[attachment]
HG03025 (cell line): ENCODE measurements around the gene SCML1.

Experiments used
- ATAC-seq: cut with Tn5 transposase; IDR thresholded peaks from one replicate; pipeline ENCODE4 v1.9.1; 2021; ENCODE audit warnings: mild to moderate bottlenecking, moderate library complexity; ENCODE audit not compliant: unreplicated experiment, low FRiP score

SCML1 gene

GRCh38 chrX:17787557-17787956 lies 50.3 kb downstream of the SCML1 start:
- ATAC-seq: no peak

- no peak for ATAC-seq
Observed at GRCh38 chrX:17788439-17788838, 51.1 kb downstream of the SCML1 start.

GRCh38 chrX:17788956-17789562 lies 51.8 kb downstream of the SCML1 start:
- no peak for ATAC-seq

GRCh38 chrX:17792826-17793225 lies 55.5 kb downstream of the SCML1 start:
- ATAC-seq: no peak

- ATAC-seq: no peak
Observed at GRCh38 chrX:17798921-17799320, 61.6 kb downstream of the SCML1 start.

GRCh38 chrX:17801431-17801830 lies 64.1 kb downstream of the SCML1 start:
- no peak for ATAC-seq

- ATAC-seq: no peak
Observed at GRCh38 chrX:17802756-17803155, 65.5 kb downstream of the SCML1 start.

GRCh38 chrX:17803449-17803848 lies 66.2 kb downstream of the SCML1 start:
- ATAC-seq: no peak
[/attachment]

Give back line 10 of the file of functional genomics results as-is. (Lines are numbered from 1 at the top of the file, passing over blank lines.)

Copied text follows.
- no peak for ATAC-seq